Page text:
The ’81 World Series MVP likes what he sees in Kemp and Kershaw
When it comes to baseball, you don’t have to be from Los Angeles to recognize the names Garvey, Lopes, Russell and Cey—one of the greatest assembled infields ever to play the game. This quadruple threat helped lead the Dodgers to win the NL Pennant in ’74, ’77 ’78 and the World Series in ’81 against their heated rivals, the New York Yankees. Who was the MVP of that World Series? Ron Cey.
Cey met with many fans at Hall of Fame Cards to sign autographs, pose for photos and, most importantly—talk baseball. Enthusiasts of all ages showed up to meet and greet the 6-time All-Star, ranging from those who followed his career from the beginning as rookie with the Dodgers in ’68, to little leaguers who aspire to be major league players themselves someday. “It’s very gratifying,” Cey said of the fan turn out on the corner of Foothill and 5th between 11 and 12:30 Saturday.
“The Penguin,” as Manager Tommy Lasorda called him due to his waddle-like run on the base path, Cey was a staple at third base during the fantastic run the Dodgers had in the ’70s and early ’80s. During his impressive career with the Dodgers, Cubs and A’s, Cey posted a .261 batting average, hit 1,139 RBIs and belted 318 home runs. The 228 home runs he had in a Dodger uniform is the 5th highest in the club’s history.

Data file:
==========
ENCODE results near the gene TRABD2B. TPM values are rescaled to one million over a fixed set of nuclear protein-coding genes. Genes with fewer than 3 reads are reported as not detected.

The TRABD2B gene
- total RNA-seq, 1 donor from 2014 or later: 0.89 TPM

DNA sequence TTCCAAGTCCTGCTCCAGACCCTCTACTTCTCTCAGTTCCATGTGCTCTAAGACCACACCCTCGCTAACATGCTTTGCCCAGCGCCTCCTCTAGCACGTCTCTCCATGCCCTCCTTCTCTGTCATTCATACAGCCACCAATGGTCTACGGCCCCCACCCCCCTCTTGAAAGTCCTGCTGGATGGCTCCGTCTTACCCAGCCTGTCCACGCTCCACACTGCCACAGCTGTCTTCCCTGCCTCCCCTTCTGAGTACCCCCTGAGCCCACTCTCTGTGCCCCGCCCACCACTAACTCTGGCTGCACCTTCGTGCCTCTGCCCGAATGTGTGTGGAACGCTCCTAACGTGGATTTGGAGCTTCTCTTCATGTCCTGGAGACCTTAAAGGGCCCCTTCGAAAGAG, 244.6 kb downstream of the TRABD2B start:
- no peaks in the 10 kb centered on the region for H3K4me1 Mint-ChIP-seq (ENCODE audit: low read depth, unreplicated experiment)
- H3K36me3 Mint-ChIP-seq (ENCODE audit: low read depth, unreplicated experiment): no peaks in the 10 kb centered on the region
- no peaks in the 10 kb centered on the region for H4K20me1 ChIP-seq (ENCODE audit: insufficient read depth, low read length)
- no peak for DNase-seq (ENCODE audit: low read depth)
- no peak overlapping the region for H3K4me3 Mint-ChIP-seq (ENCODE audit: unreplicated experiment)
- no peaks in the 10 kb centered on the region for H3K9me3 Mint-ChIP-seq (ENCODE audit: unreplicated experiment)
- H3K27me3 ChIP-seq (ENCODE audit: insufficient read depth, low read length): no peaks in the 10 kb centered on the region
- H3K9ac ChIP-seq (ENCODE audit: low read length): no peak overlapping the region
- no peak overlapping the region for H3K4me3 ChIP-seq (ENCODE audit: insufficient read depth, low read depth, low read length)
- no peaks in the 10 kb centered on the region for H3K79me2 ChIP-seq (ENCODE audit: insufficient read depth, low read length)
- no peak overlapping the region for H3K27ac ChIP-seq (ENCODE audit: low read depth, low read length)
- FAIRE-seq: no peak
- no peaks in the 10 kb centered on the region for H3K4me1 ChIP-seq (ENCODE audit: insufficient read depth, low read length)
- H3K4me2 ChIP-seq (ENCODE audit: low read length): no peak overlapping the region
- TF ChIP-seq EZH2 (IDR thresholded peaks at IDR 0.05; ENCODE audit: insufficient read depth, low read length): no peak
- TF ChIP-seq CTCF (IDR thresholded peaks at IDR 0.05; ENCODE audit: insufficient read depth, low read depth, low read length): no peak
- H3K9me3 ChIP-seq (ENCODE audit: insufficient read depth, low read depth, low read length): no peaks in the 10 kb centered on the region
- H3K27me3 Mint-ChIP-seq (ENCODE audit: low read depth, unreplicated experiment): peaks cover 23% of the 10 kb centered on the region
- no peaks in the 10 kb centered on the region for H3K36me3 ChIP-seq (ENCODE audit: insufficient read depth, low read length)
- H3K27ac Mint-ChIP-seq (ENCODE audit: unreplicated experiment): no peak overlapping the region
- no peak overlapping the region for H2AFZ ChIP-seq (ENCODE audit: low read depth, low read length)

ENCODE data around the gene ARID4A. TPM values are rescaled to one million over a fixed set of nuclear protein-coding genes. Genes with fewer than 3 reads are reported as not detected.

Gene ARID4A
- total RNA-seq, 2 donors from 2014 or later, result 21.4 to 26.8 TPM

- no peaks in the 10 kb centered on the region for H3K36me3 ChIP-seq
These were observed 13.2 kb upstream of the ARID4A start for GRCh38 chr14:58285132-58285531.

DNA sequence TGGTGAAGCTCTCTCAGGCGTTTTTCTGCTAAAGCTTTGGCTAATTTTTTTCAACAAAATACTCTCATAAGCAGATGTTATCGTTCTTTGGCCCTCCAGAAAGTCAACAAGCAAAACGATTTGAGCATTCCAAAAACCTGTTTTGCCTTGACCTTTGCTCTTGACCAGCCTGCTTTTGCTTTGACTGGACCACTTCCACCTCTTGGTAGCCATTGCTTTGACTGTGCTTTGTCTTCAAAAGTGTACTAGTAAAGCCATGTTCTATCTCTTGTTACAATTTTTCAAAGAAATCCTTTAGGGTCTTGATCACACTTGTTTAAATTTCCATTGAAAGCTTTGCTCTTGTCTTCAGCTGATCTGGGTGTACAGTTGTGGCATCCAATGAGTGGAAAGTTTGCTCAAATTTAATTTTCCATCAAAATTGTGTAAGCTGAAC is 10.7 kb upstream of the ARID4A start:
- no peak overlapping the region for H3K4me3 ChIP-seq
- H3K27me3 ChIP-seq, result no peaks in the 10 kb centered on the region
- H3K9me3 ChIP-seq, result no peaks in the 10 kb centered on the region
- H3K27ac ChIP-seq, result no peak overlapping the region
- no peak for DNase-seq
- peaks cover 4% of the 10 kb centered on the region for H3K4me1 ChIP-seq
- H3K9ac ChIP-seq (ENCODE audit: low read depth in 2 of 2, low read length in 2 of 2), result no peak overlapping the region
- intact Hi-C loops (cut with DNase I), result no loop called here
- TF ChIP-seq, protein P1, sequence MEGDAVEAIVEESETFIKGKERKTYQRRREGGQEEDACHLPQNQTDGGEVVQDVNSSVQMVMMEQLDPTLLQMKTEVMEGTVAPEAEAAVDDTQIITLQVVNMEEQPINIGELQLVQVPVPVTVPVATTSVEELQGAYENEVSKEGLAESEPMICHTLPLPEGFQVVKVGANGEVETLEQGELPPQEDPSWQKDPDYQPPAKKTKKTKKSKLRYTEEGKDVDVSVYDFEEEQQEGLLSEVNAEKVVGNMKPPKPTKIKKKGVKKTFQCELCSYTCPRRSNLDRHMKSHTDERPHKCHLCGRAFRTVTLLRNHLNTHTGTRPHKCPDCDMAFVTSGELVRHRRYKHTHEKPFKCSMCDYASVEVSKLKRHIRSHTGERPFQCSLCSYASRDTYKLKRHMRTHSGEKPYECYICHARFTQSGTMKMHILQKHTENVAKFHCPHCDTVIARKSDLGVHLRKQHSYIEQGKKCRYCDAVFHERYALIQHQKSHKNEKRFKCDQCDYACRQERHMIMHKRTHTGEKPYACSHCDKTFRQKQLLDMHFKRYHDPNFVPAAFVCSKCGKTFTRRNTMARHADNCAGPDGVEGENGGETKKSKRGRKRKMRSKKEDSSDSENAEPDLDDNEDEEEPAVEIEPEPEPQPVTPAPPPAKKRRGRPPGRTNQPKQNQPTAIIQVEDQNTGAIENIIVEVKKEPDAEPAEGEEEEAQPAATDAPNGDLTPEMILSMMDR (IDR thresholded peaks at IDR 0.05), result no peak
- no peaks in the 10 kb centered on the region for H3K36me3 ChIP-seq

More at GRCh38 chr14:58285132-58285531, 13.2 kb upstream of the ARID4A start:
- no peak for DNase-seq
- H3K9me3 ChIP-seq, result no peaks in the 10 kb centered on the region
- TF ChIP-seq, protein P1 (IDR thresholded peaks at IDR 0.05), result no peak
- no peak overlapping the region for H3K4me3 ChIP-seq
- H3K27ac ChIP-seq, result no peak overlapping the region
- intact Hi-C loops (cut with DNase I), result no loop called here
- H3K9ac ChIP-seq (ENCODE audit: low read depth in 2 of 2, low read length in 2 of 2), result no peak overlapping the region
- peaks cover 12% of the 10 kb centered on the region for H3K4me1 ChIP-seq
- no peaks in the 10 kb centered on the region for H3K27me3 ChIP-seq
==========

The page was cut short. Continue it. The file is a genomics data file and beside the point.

Still remaing very much active with the Dodger organization in a marketing, sponsorship and community affairs capacity, C ey still keeps in touch with former teammates including Steve Garvey (1B), Davey Lopes (2B) and Bill Russell (SS) who he played eight seasons with. It was the longest any infield ensemble played together in major league history. “I’m very pleased with the era of baseball I played in, and the group of players I played with,” Cey said. “We had the individual and team success that lived up to the history and tradition of the Dodgers. Anything less than that would have been a disappointment,” he said.
Disappointment is a word that Dodgers fans have gotten use to these days compared to glory days Cey spent with the team. The 2011 team barely finished above .500 in September, 11 ½ games out of first place, with a cloud of uncertainty looming over them thanks to the ownership woes that still are still waiting to be settled.
But despite tough times, Cey sees a promising future for the team. Especially with names like Kemp and Kershaw in the mix. “I was very pleased with the way that Matt Kemp and Clayton Kershaw performed this year under some difficult circumstances,” he said. “I thought both Ned [Colletti] and Donny [Mattingly] did a good job during this period of time. We had a club that was well under .500 midway through the season…and finished above .500 playing very well the last month of the season,” Cey said. Cey went on to say tha Kemp is “very deserving” of the MVP award for the National League and hopes that Kershaw follows in the footsteps of other Dodger pitching greats, such as Newcombe, Drysdale and Koufax by bringing home a Cy Young award.
In a bit of advice to all the youngsters playing ball today in hopes of making it to the big leagues some day, Cey says “Have fun!” “If it works out to where you are pretty good and have a dream, you should follow it and see where it leads.”
Hall of Fame Cards owner Bob Newton has hosted similar events with Steve Garvey and Bill Russell, as well as Maury Wills. He hopes to have Davey Lopes at his family-owned card shop soon…the missing piece of that ’81 World Series infield. For more information about upcoming events at Hall of Fame Cards, visit .http://www.halloffamebaseballcards.com.